SEATTLE • Starwood Hotels & Resorts Worldwide, owner of brands such as Westin, Sheraton and W, said it plans to accept a US$13.2 billion (S$18 billion) takeover offer from China's Anbang Insurance Group, and gave suitor Marriott International a deadline to make a counter-bid.
Anbang and its partners will pay US$78 a share in cash for Starwood, according to a statement last Friday. It will be the largest ever acquisition of a US company by a Chinese firm.
The offer is US$2 a share more than the surprise bid the group made last week and eclipses Marriott's cash-and-stock deal, which Starwood agreed to in November and is worth US$69.31 a share, based on Marriott's closing price of US$73.16.
Marriott has a March 28 deadline to renegotiate its agreement and salvage its plan to create the world's biggest hotel operator.
The Anbang group's fully financed offer is a "superior proposal" to Marriott's, Starwood said, adding that it intends to enter into a definitive pact with Anbang.
A takeover by Anbang would extend the company's push into US hotels that started last year with its US$1.95 billion purchase of Manhattan's Waldorf Astoria.
The sweetened bid underscores the intense interest in hotels from Chinese investors, who are seeking to buy hard assets abroad and capture demand from a surge in Chinese travellers.
Marriott said it is "carefully considering its alternatives". A merger would create the world's largest hotel company with about 30 brands, giving Marriott more leverage in negotiating commissions with travel agents, a larger frequent guest programme as well as cost savings.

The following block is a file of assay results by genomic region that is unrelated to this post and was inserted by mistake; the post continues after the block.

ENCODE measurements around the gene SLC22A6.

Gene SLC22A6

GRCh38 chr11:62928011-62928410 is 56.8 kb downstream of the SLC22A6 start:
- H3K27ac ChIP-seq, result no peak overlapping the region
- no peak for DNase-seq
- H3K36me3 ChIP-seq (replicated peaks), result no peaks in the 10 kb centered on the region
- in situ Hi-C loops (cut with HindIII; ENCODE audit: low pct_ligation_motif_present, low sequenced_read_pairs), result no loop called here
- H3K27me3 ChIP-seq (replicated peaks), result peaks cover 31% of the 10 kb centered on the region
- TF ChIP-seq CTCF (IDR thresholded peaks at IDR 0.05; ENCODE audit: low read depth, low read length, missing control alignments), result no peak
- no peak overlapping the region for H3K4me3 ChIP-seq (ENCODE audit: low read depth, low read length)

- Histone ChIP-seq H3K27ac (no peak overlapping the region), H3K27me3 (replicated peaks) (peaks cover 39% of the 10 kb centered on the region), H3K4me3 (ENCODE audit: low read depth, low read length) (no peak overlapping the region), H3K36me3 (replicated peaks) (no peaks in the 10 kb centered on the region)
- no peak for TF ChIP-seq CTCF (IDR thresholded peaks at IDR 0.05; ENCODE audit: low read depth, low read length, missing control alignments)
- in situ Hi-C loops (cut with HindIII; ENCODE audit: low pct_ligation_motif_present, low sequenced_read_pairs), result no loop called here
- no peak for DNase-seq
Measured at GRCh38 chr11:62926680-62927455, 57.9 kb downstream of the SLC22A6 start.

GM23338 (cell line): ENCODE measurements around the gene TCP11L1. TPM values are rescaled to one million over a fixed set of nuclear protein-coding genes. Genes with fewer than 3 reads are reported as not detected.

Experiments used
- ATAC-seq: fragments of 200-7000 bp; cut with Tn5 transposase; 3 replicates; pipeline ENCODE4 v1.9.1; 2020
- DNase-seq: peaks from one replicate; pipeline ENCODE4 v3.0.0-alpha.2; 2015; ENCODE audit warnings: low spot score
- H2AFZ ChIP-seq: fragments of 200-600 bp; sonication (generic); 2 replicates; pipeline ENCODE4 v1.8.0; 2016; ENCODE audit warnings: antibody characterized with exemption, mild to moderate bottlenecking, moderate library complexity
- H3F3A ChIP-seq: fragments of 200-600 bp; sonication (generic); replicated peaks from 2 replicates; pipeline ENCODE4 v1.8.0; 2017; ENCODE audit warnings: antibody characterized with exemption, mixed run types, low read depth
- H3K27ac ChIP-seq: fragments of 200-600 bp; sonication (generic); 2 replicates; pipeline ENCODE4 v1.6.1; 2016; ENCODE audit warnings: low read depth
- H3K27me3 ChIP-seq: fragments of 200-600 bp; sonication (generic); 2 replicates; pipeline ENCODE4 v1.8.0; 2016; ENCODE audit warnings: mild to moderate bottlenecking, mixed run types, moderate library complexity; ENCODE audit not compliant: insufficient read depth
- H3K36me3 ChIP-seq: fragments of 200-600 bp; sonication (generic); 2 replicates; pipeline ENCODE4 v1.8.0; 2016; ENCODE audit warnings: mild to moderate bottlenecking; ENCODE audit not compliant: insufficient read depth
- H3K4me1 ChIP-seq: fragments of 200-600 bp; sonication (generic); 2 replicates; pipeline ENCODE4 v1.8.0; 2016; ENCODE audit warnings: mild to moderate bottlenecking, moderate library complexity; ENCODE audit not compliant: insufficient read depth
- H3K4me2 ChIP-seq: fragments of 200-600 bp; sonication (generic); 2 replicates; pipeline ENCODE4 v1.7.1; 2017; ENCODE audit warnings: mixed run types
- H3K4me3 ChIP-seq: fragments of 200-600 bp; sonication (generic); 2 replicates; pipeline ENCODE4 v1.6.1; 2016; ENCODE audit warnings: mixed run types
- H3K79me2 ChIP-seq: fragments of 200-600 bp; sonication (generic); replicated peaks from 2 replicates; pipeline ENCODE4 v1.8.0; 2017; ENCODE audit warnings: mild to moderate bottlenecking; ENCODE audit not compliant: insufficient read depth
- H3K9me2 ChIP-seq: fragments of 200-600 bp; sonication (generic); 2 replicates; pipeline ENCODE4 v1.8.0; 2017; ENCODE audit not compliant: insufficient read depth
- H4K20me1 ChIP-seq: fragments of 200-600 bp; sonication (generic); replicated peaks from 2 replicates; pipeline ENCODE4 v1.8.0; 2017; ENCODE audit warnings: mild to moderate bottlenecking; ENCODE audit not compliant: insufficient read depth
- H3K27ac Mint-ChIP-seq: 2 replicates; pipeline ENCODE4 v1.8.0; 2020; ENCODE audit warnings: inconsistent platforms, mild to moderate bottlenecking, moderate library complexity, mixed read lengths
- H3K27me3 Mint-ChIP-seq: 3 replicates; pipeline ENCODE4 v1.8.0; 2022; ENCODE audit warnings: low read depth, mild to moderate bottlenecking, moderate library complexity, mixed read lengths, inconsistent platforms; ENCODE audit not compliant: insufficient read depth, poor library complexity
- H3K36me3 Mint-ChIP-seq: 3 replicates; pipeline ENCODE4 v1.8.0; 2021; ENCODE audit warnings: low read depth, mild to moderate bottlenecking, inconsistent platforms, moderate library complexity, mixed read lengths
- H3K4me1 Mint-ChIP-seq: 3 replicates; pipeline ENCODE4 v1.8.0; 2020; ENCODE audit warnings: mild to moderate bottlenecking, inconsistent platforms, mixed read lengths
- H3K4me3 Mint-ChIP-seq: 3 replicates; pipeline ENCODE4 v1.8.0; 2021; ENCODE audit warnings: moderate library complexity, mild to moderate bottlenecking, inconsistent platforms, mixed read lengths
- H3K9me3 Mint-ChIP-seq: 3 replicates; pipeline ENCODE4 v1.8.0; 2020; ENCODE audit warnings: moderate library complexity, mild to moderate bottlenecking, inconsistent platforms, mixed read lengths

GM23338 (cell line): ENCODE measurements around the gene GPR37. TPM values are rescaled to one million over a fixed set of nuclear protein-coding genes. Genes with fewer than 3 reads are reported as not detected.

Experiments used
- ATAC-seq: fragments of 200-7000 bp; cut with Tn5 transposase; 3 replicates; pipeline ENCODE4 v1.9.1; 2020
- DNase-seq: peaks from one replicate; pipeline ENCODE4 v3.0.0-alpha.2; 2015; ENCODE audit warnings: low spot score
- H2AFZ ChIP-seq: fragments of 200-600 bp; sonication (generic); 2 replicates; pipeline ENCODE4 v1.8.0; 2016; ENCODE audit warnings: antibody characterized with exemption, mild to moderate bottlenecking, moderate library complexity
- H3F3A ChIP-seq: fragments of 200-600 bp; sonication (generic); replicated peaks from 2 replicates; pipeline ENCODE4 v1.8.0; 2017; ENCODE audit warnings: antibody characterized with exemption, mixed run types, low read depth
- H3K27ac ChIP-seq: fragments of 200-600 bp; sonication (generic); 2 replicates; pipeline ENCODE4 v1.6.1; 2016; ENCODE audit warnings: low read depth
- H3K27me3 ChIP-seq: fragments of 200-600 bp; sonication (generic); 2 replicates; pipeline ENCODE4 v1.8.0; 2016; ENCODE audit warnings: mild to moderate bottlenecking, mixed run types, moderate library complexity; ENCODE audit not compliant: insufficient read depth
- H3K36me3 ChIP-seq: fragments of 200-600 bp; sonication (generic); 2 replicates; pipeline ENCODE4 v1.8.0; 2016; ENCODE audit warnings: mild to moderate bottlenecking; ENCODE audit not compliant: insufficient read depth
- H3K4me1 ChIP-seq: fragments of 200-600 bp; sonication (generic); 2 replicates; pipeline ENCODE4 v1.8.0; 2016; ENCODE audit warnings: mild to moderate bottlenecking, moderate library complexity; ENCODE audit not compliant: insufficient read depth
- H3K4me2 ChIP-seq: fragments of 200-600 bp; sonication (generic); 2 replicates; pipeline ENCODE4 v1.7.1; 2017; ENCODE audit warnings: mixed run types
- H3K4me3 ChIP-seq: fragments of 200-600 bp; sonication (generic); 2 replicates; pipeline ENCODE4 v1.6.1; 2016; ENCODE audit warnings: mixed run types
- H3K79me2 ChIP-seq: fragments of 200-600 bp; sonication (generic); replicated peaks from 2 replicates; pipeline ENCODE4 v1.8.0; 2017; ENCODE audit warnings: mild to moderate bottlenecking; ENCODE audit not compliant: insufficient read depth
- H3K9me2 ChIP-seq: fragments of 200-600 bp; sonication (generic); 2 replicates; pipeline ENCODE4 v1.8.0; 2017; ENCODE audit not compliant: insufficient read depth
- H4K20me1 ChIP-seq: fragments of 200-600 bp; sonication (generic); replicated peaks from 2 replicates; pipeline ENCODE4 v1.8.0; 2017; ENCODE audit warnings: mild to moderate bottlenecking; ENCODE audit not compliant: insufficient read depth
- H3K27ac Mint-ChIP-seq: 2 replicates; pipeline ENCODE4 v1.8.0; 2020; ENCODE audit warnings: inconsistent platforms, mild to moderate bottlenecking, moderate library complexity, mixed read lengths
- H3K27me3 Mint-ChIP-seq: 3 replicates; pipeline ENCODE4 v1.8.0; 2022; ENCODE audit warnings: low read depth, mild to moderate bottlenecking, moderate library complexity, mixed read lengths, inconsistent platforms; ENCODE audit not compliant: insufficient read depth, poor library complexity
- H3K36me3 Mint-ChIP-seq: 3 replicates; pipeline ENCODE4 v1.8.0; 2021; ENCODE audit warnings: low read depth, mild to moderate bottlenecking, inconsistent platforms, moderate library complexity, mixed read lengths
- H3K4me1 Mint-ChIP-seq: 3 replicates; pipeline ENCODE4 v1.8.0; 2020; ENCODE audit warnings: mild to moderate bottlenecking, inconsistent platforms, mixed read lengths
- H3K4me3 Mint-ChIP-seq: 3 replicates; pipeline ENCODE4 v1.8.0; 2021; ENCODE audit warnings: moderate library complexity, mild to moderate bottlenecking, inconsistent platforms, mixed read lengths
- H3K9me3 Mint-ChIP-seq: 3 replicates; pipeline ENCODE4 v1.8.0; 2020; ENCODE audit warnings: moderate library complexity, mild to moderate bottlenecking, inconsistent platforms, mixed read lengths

Marriott, which avoids overpaying for assets, probably will not engage in a protracted bidding war, said analysts including Robert W. Baird and Co's David Loeb.
"While we expect Marriott to counter the consortium's proposal, we believe Marriott will remain disciplined, and it appears increasingly likely, in our opinion, that Starwood will be acquired by the consortium," Mr Loeb wrote.
Starwood shares rose 5.5 per cent last Friday to US$80.57, its highest closing since July. Marriott climbed 1.9 per cent to US$73.16.
Starwood has postponed its shareholder meeting scheduled for March 28. The company would have to pay Marriott a breakup fee of US$400 million if the Anbang group prevails.
Anbang has said it plans to keep Starwood's management and employees and continue its frequent guest programme, according to a person with knowledge of the matter.